Wednesday, February 20, 2013

Lincoln, Churchill and Syria

1864, America Re-Elects Lincoln


THE ELECTION OF 1864

In the fall of 1864, during the height of the US Civil War, the United States held an election (http://en.wikipedia.org/wiki/Election_of_1864).  This was the first election held during wartime since the War of 1812.  Abraham Lincoln, denounced by many revisionist historians as a tyrant (see earlier post Lincoln in London, Revisionist History and the Ron Paul Campaign 3/17/12), upheld the constitution by NOT declaring martial law and foregoing an election.  This act, ignored by Spielberg's Lincoln film (see earlier post Spielberg's Lincoln, 2/6/13), set the best precedent for subsequent crises that the nation would face.

Lincoln was opposed by Democrat George McClellan.  General McClellan ran as a "peace candidate" though he did not personally accept his party's platform position on the war.  There were many "Copperhead" Democrats who supported an immediate cessation of hostilities.  Had the Democratic party prevailed, the Confederacy and then institution of slavery would likely have survived;  the 13th amendment would have been doomed in a McClellan administration.

Instead, the American electorate chose Lincoln by a 55 to 45 per cent margin over McClellan.  The American people, therefore, chose to see the war through to its victorious conclusion -- the preservation of the Union and the elimination of the scourge of slavery.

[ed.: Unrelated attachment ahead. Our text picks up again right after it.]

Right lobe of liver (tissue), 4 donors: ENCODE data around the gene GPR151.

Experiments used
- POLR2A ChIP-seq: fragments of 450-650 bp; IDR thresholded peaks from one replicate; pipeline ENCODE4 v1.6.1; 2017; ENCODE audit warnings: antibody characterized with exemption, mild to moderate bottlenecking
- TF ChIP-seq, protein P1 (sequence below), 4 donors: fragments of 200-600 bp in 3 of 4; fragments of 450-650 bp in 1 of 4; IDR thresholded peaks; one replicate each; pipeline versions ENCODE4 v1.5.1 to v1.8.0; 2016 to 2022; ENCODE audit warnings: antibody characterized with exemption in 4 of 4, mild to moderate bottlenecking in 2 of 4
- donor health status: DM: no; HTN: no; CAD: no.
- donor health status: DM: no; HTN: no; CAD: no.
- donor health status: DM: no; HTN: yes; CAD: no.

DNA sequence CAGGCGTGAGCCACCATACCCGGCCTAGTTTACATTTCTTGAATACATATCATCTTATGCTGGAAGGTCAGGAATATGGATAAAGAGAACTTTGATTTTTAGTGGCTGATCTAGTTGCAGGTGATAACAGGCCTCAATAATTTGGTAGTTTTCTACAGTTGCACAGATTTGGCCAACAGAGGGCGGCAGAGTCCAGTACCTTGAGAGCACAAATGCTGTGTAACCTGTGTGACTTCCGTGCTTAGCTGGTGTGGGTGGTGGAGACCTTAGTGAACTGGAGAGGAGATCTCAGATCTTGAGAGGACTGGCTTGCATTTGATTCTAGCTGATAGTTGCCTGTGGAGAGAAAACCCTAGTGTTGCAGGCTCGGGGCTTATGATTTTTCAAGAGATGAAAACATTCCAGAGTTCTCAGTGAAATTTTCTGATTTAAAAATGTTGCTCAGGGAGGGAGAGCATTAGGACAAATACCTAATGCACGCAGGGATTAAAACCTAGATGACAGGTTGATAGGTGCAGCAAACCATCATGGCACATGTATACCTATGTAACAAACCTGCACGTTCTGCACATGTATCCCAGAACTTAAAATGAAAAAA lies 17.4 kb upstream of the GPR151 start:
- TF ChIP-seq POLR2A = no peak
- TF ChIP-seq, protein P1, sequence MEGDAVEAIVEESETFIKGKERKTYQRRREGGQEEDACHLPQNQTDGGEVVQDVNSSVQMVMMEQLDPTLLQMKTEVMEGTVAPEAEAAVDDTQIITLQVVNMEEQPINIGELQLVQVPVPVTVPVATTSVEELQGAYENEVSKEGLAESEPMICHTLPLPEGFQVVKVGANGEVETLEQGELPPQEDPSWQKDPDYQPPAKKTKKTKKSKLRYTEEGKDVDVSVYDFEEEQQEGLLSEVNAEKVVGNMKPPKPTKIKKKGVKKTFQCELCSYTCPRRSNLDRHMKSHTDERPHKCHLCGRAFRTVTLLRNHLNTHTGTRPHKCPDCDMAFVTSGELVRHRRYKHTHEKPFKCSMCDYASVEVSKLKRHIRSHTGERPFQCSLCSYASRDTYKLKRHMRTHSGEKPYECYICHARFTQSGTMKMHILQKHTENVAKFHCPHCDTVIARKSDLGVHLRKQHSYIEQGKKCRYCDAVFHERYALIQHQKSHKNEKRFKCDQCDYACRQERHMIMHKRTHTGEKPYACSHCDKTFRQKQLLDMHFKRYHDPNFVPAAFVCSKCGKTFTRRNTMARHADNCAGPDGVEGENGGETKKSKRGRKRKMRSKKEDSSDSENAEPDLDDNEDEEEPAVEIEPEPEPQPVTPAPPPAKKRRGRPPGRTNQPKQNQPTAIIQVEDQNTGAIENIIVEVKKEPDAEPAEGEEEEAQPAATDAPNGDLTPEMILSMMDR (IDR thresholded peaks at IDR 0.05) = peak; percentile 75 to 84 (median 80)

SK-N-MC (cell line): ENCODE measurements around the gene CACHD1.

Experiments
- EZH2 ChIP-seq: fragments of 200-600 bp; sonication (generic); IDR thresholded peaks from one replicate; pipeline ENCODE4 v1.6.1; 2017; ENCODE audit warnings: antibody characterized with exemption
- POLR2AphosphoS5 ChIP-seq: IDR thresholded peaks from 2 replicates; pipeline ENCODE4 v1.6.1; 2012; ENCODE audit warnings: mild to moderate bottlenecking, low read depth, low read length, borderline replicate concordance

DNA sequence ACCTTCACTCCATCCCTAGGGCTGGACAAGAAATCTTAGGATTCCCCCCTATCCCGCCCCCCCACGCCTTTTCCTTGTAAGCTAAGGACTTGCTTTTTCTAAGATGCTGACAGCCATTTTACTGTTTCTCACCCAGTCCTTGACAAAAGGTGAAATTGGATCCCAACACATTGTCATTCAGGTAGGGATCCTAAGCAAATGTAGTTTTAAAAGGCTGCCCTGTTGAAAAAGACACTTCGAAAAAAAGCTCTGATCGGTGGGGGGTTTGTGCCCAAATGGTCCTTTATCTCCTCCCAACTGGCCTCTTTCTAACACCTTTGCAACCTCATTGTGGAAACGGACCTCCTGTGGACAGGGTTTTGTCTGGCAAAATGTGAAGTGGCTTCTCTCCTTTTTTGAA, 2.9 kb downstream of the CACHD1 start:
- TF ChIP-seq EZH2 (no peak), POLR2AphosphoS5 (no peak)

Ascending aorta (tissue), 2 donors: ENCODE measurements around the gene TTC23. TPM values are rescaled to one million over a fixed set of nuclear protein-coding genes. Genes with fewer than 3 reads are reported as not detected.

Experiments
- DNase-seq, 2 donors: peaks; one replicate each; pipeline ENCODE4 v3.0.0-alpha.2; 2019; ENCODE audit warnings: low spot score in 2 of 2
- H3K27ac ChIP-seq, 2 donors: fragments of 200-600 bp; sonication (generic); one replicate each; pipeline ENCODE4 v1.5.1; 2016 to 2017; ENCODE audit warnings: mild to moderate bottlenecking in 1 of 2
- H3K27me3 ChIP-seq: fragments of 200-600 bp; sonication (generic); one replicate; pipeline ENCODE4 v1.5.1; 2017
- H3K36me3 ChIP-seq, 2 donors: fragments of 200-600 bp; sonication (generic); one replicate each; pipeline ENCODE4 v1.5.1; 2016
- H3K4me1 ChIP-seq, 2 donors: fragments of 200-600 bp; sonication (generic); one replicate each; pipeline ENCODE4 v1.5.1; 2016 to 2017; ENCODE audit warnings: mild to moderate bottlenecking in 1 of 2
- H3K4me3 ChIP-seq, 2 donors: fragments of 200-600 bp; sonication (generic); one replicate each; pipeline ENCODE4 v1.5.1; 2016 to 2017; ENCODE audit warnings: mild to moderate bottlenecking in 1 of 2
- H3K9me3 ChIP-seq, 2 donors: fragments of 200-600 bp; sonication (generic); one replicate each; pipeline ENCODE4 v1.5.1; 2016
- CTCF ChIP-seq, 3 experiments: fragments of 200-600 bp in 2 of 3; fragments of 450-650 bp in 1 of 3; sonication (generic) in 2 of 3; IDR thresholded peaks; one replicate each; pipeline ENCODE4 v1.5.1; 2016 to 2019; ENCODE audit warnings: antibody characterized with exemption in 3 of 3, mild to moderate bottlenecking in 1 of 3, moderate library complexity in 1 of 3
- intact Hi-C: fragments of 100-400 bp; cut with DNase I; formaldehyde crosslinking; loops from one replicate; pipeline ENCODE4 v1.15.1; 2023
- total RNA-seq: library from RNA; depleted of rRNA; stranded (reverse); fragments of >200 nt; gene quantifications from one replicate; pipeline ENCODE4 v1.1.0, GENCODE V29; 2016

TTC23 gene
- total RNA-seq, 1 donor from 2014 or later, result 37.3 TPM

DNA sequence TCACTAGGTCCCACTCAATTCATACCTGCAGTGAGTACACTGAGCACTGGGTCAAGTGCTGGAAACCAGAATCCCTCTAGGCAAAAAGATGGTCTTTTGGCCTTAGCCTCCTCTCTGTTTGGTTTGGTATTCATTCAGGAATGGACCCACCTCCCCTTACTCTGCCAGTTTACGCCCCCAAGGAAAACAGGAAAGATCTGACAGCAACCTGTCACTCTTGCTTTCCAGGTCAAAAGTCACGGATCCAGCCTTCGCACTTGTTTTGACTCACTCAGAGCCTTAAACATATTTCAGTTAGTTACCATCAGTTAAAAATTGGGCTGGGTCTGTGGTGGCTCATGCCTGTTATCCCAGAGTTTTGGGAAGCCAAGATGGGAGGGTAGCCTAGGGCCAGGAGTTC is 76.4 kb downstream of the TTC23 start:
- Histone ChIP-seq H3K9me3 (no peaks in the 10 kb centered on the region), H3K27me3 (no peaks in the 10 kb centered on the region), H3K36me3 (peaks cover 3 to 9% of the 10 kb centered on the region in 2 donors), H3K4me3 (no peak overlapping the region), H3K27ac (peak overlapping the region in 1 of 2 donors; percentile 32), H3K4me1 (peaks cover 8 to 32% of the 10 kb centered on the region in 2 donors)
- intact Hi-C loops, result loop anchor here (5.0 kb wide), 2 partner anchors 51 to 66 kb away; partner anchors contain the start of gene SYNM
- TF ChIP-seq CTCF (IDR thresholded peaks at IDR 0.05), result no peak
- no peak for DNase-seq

The prosecution of the war to its bitter end was the humanitarian choice and the wise choice of the American people.


Churchill steps out
CHURCHILL AND THE HESS CONSPIRACY

Queen's House, Tower of London
Hess spent four days here in 1941
In May of 1941 Rudolph Hess, the Deputy Fuhrer of the Nazi Reich, flew a BF 110 to Scotland in a bid to negotiate a peace between Germany and the British Empire (see earlier posts, Rudolph Hess 1/7/13 and Rudolph Hess: Peace-monger 1/13/13).  At that point in the war, prior to the Nazi invasion of the Soviet Union (Operation Barbarossa commences 6/22/41), the Nazis had known only victory and the British had tasted only defeat.  Churchill, however, responded by clapping Hess into the Tower of London.  He would not accept a negotiated peace with the fascists.  The war would be fought on to its conclusion regardless of its murkiness at that time.

Commander K. and his "Special Relationship" buddies, London
When Britain stood alone against Nazi Germany the President of the United States, FDR, wanted desperately to support Britain in every way he could short of war.  FDR approved the 'Destroyers for bases' deal (http://en.wikipedia.org/wiki/Destroyers_for_Bases_Agreement) by Executive order; this weakened the US Navy but strengthened the Royal Navy against the U-boat menace.  Isolationists warned at this time that these ships might be used against the United States if Britain were to be successfully invaded by the Nazis.

FDR also cultivated a relationship with King George VI (see earlier post, Hyde Park on the Hudson, 1/19/13) even before the war broke out.

Churchill's refusal to parlay with Hitler and FDR's support for Churchill were the best and most prudent   choices to be made at the time.  Continuation of the war was the only humanitarian and principled choice.